The senator said he was aware that every coastal state has a seaward delimitation of its territorial waters, adding that for the purpose of insight, “it is as follows: the territorial waters; the contiguous zone and extended continental shelf.”
He said the United Nation’s Convention allows such additional claim to a maximum of 350 nautical miles.
Sekibo added that Nigeria’s claim for an extension of her continental shelf from 200 to 350 nautical miles is achievable.
According to him, the country had set up an inter-ministerial technical committee in the year 2000 which has been coordinated by the NBC and has been in the forefront of the project.
He stated that he is aware that on the submission of her claim, Nigeria set up an office in the United Nation’s office with some Nigerian experts trained for that purpose and foreign consultants engaged for overseeing the day to day activities of the project.
“I understand also that the President of the Federal Republic of Nigeria, Muhammadu Buhari set up a High Powered Presidential Committee (HPPC) on November 5, 2015, being chaired by the Attorney General of the Federation for the purpose of a proper follow up to the successful claim of the submission.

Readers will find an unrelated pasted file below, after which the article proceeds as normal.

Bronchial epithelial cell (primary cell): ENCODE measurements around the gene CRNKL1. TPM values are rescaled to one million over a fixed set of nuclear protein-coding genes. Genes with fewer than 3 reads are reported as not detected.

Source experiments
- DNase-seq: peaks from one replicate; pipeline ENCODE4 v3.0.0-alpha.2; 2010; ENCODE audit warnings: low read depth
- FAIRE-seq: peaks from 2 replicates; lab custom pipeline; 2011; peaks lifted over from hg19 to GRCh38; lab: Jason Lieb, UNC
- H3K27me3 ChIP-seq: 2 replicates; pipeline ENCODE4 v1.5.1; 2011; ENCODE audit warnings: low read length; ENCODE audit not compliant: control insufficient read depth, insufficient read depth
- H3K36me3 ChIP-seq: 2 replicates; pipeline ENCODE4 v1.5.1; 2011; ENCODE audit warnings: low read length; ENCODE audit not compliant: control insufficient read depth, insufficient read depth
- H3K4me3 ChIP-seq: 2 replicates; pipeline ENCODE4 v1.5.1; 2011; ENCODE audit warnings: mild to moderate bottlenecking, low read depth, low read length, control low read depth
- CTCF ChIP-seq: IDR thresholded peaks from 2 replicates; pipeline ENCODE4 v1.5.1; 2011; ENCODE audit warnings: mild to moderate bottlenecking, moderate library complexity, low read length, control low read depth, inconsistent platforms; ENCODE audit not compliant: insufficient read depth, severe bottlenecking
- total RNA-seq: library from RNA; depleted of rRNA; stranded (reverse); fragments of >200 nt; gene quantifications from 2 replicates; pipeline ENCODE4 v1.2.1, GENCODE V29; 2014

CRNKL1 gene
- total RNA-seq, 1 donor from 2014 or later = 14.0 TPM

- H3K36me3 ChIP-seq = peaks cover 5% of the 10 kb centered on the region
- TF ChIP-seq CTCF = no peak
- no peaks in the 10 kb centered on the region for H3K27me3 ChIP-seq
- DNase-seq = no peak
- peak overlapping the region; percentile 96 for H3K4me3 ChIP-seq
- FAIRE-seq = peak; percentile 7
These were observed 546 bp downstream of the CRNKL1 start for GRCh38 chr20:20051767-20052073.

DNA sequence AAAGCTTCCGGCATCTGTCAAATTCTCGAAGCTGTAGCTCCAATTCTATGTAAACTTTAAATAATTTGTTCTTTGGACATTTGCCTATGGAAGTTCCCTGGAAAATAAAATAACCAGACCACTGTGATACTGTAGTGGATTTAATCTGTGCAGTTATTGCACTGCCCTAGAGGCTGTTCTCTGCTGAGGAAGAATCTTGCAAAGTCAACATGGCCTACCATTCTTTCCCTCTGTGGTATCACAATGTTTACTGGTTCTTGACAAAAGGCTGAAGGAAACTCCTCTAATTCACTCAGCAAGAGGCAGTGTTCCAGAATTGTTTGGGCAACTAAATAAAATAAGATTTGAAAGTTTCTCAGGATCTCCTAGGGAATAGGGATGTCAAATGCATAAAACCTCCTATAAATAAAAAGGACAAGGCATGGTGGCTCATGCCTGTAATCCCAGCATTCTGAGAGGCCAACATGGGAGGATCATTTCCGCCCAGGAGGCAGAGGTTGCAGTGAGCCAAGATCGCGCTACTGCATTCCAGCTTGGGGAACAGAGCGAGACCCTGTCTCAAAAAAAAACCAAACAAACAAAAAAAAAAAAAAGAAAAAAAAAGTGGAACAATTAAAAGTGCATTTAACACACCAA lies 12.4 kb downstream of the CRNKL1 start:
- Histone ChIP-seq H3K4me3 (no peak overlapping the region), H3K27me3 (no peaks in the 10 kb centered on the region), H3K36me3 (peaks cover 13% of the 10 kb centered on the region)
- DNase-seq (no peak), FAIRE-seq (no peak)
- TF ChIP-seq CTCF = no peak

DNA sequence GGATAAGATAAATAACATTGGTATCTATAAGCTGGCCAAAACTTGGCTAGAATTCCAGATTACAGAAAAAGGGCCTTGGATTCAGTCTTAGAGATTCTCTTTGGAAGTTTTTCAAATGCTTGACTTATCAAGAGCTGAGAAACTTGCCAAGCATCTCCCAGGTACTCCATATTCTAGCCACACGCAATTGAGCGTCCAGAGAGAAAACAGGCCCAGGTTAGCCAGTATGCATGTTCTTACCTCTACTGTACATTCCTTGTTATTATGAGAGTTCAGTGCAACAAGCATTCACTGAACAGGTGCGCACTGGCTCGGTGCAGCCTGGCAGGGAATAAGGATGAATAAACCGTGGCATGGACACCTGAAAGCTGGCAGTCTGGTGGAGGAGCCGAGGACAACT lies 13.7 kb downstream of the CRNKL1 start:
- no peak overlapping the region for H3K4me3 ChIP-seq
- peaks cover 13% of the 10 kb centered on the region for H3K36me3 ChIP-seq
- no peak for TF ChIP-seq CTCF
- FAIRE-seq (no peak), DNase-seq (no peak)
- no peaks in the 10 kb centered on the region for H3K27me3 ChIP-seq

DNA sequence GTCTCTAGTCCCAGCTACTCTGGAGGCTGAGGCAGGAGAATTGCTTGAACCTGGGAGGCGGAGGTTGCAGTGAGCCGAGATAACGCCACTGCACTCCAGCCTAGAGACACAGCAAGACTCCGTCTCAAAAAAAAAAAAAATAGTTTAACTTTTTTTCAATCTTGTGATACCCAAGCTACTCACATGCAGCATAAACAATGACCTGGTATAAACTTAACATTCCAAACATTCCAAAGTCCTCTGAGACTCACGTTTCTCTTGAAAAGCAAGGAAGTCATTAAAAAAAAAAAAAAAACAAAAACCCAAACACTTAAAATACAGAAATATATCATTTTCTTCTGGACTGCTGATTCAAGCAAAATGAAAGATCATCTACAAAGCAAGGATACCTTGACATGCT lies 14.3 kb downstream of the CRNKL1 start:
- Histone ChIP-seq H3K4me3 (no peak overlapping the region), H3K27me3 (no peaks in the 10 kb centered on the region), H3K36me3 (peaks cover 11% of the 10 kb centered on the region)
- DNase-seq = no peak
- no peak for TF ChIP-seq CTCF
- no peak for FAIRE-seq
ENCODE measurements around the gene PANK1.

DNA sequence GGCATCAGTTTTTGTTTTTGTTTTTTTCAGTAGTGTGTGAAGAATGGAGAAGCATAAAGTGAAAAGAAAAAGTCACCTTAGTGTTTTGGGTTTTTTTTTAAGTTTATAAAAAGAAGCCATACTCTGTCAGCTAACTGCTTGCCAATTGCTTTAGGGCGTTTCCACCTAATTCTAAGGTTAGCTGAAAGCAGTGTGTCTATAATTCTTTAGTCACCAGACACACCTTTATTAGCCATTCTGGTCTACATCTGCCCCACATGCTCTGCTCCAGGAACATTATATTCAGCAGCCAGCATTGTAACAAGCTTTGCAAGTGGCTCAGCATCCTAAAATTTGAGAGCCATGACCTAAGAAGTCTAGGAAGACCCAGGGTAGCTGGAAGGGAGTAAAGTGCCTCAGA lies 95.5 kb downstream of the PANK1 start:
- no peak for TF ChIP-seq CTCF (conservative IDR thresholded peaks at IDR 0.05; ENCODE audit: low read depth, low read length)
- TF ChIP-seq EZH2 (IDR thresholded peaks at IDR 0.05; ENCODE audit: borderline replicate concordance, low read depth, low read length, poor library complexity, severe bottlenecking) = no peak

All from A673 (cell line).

The committee, he said, was as recommended by the Senate in 2013.
He explained that the Senate had, in its Order Paper of 14”I February 2013, “urged the federal government to urgently fund the Project, as the officers in the UN had not received their allowances for about two years at that time; so the Project went dormant. Thus the Project suffered hiccups of funding from Government, first for about eighteen months, then for about three years, till November 2015, when President Muhammadu Buhari constituted the above committee and defrayed the outstanding financial commitments.”
Sekibo observed that Nigeria has already invested a lot of taxpayers’ money in the project for the collection of geological, geophysical and hydrographic data but has not yet completed the process from its commencement in 2000 after the adoption of the United Nations Convention on the Law of the Sea in 1997.
He said it will be economically unwise for the federal government to foot-drag on the project at this time, as this will also portray Nigeria in a bad light at the UN.
According to him, Nigeria laid a claim of 8,000 kilometre squared approximately twice the size of Lagos State, in her first submission made in 2009, which could be improved upon if Nigeria’s submission was based on morphology supported by geology as against the evidence to the contrary used in gathering her technical data that was submitted in 2009.